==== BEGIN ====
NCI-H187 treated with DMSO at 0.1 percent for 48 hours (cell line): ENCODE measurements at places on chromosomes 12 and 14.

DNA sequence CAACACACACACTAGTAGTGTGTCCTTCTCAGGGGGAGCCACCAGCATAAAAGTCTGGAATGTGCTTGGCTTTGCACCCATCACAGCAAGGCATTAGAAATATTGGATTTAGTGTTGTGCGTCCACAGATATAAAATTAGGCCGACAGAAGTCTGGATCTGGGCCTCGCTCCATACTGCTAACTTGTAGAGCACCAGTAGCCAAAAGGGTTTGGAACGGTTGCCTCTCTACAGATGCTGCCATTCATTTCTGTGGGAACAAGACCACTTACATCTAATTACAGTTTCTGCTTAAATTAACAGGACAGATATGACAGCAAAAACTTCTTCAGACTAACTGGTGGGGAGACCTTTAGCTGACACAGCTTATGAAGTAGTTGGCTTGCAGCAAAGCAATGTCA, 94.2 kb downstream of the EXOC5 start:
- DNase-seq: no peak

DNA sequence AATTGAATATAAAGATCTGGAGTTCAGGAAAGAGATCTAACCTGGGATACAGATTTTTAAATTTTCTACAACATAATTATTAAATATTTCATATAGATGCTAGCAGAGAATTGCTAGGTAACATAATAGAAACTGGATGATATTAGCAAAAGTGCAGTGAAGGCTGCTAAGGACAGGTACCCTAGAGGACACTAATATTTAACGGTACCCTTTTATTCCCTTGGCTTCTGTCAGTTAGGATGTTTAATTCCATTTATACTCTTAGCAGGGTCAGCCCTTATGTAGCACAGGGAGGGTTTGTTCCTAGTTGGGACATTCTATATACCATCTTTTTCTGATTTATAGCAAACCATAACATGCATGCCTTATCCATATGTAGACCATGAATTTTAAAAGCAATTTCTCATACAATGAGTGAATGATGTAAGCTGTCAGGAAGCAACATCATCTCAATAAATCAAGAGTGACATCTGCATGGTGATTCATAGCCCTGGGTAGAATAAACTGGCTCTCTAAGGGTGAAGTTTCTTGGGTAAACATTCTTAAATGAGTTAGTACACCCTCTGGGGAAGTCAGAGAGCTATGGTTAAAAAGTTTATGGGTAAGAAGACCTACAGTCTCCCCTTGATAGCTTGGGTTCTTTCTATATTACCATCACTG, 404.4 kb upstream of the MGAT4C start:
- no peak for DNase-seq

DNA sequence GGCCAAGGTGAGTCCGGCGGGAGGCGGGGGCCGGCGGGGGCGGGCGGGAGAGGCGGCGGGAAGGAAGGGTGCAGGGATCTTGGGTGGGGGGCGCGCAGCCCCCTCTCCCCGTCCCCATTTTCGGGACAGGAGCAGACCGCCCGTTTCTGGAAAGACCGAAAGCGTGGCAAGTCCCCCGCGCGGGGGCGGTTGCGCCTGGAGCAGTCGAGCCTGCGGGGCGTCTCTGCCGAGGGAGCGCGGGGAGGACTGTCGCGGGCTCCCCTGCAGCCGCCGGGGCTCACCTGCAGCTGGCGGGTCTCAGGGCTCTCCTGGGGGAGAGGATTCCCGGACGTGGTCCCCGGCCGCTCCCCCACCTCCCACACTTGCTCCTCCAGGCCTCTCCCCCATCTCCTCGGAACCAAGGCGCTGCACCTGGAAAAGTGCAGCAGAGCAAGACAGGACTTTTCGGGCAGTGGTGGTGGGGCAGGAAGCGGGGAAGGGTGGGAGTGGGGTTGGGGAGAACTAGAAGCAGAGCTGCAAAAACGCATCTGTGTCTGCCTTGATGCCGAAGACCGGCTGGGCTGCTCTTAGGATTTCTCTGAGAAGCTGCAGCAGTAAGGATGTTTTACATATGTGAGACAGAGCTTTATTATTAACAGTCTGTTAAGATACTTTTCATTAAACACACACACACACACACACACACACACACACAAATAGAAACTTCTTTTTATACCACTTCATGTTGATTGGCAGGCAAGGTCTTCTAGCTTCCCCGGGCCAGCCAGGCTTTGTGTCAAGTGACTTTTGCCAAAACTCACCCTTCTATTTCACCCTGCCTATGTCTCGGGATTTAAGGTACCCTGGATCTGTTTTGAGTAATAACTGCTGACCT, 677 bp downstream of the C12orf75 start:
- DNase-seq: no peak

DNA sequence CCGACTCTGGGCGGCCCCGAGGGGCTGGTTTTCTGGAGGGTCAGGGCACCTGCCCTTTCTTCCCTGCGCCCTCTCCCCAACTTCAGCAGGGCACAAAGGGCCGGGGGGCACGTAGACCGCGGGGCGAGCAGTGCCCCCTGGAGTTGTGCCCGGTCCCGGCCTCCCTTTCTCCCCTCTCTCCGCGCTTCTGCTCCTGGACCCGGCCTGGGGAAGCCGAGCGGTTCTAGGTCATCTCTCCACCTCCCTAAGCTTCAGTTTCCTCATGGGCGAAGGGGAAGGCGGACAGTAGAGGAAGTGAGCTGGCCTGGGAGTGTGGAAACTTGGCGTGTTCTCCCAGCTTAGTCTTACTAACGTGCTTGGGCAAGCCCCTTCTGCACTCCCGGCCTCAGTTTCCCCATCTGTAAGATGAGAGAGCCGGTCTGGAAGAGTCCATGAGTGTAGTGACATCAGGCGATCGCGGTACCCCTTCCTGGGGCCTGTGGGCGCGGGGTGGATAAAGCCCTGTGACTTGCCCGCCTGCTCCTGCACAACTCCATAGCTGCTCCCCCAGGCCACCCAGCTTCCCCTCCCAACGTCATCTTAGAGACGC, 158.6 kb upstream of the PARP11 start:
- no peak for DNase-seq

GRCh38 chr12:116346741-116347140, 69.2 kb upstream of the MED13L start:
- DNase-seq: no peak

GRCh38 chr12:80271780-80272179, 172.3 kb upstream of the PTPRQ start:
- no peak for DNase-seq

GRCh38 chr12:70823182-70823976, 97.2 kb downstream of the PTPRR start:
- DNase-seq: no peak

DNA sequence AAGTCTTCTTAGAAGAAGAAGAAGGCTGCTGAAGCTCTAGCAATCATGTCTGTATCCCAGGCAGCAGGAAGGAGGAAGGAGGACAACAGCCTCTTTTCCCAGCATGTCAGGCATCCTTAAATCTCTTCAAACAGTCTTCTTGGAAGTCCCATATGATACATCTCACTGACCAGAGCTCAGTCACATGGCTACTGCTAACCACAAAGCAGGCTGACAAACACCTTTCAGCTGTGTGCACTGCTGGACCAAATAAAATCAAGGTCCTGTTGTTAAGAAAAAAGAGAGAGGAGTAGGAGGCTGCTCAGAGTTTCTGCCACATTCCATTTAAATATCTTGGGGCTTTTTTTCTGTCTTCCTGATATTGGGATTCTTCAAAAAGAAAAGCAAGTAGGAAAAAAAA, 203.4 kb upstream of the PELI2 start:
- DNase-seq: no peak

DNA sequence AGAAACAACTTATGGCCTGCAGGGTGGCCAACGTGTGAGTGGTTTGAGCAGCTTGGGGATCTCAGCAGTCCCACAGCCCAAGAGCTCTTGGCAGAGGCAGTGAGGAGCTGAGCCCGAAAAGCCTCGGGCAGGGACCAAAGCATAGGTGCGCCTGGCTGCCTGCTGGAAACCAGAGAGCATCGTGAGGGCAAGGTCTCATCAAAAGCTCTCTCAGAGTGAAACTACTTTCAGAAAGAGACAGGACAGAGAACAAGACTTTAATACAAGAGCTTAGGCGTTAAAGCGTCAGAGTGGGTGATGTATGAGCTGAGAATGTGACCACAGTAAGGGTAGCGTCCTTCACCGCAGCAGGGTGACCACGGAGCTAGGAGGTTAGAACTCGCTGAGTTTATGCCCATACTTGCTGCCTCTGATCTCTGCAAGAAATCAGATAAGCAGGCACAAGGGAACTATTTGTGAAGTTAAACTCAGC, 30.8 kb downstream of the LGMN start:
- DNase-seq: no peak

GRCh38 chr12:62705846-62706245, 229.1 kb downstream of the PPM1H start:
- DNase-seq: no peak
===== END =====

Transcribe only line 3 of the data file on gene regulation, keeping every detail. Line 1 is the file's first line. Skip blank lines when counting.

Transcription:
- DNase-seq: no peak